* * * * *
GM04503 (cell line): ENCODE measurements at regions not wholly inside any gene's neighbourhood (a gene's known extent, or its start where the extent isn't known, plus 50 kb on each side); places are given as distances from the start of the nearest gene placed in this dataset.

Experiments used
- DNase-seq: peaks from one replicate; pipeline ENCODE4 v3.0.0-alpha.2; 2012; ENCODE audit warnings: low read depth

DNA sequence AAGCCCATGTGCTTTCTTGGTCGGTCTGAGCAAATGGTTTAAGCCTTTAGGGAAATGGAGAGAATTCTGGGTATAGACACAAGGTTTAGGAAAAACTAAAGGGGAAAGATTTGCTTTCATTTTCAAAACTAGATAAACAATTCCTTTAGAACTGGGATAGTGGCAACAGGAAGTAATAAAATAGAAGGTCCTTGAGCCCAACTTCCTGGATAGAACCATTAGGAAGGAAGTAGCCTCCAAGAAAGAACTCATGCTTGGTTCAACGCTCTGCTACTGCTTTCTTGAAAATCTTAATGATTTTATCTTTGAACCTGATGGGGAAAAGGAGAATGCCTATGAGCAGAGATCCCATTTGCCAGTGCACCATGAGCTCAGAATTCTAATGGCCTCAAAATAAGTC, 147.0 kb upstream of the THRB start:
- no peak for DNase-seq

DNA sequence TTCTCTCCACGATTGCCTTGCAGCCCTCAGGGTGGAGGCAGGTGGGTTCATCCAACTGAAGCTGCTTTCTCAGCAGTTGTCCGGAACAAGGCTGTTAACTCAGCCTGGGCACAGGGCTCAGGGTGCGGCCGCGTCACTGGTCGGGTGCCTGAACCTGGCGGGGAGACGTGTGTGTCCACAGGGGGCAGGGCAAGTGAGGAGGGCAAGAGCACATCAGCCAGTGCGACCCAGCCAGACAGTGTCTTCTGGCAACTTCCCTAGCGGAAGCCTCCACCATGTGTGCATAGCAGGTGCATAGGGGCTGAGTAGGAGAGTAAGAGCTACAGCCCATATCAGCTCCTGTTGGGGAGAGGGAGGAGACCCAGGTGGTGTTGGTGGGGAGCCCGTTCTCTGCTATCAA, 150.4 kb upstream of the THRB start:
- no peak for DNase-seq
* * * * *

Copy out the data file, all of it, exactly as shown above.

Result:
GM04503 (cell line): ENCODE measurements at regions not wholly inside any gene's neighbourhood (a gene's known extent, or its start where the extent isn't known, plus 50 kb on each side); places are given as distances from the start of the nearest gene placed in this dataset.

Experiments used
- DNase-seq: peaks from one replicate; pipeline ENCODE4 v3.0.0-alpha.2; 2012; ENCODE audit warnings: low read depth

DNA sequence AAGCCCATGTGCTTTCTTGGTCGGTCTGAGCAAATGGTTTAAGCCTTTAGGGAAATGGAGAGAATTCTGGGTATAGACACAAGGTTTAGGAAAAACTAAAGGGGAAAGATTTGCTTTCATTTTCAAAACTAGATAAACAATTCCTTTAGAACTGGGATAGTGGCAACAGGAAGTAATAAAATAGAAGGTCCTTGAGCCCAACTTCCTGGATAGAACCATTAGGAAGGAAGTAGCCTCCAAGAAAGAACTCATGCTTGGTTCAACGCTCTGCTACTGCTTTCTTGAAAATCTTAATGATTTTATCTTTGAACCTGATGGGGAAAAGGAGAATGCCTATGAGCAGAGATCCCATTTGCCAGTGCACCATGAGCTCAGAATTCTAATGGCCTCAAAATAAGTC, 147.0 kb upstream of the THRB start:
- no peak for DNase-seq

DNA sequence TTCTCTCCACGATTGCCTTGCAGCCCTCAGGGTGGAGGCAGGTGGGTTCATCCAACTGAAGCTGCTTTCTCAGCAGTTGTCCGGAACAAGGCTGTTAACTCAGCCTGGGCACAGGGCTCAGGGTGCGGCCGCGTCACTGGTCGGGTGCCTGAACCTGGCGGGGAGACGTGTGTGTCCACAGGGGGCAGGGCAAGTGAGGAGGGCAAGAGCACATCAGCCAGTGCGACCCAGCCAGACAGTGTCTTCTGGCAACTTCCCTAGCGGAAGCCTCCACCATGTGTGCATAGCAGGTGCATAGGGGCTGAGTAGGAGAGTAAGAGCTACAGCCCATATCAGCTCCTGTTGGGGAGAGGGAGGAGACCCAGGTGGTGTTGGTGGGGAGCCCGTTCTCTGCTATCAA, 150.4 kb upstream of the THRB start:
- no peak for DNase-seq